We Asians process everything rather quickly. We are eager to make progress. When you’re single, people will rush you into getting a bf/gf, so you might think that perhaps after you get yourself one, they will be happy shut up. So sorry to say, but you will be disappointed. Once you introduce your bf/gf to them, they will start asking “When will you two get married?” Once you finally get married, the expectation would be, “Oh, I think it’s time for you to start having children.” End of story? Wrong. “You wouldn’t want the baby to be lonely, right? When will he/she get a little sibling?”

Okay. Maybe I was exaggerating. But the point is, everyone will try to suggest something they think good for your life, they forget to ask for your opinion—and it will never end. They suppose you to follow a sequence of pattern that seems perfect and they expect you to be happy for following the blueprint of how life should be lived; without even asking whether you’re truly happy or not. The family bonding in Asian family is very tight, and as good as it sounds, it’s not always a good thing. I personally think that young people should not marry until they are physically, psychologically, and financially ready—and we’re not the one to decide that ‘it is time already’. Marriages and having kids are great, but they are not just phases everyone has to get through; they are privileges, and it takes responsibility and commitment to maintain a healthy marriage and to raise a family.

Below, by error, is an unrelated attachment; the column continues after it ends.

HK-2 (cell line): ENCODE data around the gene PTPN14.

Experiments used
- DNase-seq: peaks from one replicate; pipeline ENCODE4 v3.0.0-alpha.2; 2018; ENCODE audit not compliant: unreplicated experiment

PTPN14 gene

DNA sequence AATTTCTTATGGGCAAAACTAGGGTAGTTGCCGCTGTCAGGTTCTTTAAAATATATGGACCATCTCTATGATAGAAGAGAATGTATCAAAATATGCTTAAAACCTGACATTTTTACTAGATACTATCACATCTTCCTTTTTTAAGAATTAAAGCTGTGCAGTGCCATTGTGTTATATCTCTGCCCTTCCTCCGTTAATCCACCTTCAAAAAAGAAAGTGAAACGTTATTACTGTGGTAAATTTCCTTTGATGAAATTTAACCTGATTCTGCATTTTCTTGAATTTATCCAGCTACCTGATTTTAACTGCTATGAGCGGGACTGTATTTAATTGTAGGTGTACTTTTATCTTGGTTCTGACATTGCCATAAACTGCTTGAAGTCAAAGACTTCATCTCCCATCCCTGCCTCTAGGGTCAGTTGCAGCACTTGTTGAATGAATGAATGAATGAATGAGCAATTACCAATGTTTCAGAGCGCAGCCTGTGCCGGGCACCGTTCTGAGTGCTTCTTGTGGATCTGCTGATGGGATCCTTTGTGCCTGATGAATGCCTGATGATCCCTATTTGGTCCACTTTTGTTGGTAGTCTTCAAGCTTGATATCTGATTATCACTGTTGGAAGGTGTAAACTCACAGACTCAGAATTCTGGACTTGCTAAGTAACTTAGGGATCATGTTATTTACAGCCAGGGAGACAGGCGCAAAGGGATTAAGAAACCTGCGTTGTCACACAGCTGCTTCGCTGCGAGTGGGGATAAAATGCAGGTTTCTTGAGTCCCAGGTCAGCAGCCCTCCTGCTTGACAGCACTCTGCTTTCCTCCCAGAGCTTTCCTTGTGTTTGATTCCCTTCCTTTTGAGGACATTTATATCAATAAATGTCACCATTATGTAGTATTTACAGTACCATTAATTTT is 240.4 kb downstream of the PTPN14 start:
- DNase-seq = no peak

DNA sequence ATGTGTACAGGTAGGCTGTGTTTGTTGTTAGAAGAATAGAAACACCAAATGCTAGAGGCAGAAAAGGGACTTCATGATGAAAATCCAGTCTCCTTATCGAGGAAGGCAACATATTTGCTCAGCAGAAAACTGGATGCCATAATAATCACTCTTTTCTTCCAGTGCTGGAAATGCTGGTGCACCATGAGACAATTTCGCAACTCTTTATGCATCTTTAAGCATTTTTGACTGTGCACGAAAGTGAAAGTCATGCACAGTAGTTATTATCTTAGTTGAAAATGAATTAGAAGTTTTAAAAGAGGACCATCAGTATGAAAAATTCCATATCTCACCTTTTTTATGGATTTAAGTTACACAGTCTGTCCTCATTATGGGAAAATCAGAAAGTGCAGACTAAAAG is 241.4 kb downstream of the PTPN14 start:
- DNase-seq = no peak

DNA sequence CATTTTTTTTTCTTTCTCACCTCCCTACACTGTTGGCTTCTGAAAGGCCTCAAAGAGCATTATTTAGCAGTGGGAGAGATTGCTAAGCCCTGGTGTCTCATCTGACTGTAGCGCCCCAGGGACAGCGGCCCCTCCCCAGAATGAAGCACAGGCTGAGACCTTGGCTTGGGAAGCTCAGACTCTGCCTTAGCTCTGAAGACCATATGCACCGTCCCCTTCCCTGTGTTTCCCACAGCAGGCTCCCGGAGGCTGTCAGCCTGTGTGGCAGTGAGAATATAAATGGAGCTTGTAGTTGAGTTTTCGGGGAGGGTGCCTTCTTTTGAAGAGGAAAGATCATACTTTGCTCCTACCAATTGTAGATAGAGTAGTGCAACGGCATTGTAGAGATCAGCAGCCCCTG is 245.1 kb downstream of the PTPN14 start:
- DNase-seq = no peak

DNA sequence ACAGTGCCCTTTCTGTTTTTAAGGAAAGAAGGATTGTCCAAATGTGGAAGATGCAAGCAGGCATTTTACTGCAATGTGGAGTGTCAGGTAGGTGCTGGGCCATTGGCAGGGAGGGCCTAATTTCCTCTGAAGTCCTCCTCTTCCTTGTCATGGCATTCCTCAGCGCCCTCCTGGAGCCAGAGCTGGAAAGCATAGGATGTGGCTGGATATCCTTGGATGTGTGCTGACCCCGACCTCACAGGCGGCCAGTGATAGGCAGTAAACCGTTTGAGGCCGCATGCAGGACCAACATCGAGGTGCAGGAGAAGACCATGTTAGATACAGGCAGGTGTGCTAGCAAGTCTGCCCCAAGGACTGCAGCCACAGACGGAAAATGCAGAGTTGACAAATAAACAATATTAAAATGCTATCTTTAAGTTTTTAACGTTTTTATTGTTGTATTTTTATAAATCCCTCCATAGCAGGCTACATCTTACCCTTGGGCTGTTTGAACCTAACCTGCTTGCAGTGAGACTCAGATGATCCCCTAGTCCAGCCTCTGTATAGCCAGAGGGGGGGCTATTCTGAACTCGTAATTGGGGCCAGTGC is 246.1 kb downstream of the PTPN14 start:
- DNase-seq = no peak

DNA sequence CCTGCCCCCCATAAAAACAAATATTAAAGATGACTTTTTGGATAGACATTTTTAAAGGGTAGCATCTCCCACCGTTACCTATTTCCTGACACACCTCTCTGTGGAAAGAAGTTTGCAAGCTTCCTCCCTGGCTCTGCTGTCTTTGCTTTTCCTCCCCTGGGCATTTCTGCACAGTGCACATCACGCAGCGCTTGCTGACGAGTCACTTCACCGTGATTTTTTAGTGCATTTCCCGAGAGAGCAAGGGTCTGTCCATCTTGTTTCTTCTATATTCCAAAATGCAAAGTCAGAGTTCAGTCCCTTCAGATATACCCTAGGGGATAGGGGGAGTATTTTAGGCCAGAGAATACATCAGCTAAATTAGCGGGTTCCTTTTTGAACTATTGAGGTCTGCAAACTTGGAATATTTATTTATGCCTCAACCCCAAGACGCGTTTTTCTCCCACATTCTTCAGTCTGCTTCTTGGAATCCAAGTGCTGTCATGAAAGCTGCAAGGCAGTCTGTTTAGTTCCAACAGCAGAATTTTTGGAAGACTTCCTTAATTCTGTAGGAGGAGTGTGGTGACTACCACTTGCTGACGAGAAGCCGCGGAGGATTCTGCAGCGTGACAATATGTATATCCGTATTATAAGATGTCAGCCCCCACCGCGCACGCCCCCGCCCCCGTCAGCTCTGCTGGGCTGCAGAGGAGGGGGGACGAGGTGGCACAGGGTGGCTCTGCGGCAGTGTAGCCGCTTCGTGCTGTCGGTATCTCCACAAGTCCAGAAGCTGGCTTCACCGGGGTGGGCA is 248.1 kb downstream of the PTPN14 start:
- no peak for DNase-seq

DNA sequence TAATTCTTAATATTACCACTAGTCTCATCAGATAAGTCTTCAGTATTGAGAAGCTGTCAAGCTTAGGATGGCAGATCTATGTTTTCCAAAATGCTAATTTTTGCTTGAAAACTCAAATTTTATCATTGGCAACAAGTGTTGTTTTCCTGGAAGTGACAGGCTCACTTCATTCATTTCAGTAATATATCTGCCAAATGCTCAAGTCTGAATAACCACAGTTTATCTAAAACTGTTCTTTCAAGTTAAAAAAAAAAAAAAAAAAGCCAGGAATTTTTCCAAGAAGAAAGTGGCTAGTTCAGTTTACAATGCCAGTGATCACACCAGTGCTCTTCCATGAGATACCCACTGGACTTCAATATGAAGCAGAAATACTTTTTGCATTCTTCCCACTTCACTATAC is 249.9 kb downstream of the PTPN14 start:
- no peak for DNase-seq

There is a difference between having sex and marriages—the first only needs puberty, the latter needs puberty and maturity. There is a difference between reproducing/breeding and raising children, and if a lot of couples don’t realize this, we will have a lot of unhappy families. Do not be deceived by the illusion of a perfect sequence of life in ‘the traditional Asian dream’, because personal life events don’t have to be the same for everyone. Find the perfect pattern for you, in which you could make the most of your life. Everyone deserves to be happy, but there are many ways to pursue happiness.

All in all, the traditional Asian way of life has the positive sides of better family bonding and maintaining family tradition, but it is lacking in exploring one’s own passion/desires and individual independence (truth is, we can still pursue our true passion, but usually it is at an older age). I know my opinion is very much biased and lacking perspective, but I hope everyone understand that we are all different, and the traditional Asian dream does not work the same way for everyone. It would be good if we can appreciate any decision a person makes without having to judge him/her for it, just like Evelyn Beatrice Hall said, “I disapprove of what you say, but I will defend to the death your right to say it”—we might disapprove of a person’s way of life, but we shall appreciate his/her right to live it.

Something to think about: